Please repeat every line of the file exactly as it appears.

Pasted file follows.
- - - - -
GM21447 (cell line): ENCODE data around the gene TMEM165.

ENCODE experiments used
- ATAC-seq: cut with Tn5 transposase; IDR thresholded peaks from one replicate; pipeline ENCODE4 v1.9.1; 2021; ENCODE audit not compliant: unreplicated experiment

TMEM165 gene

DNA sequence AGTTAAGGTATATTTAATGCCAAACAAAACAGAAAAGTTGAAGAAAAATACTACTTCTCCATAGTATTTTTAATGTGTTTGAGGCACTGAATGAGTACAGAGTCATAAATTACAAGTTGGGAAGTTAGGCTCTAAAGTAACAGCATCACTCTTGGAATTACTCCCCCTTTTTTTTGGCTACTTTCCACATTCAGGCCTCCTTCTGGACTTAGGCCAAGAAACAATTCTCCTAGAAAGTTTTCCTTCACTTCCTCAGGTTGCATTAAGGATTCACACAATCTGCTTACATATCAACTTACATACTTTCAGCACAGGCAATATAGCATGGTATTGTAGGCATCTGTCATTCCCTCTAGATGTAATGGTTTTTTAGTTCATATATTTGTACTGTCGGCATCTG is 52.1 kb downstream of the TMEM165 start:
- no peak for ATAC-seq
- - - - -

GM21447 (cell line): ENCODE data around the gene TMEM165.

ENCODE experiments used
- ATAC-seq: cut with Tn5 transposase; IDR thresholded peaks from one replicate; pipeline ENCODE4 v1.9.1; 2021; ENCODE audit not compliant: unreplicated experiment

TMEM165 gene

DNA sequence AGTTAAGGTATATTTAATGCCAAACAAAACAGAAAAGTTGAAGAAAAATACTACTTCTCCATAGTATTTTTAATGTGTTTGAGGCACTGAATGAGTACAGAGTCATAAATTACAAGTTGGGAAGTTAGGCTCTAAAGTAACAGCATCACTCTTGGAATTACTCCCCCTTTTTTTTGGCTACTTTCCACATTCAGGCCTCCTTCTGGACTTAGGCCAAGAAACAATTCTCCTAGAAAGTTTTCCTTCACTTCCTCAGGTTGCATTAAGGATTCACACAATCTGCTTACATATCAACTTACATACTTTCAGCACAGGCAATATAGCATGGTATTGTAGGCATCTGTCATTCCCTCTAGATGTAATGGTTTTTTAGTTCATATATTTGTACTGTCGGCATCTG is 52.1 kb downstream of the TMEM165 start:
- no peak for ATAC-seq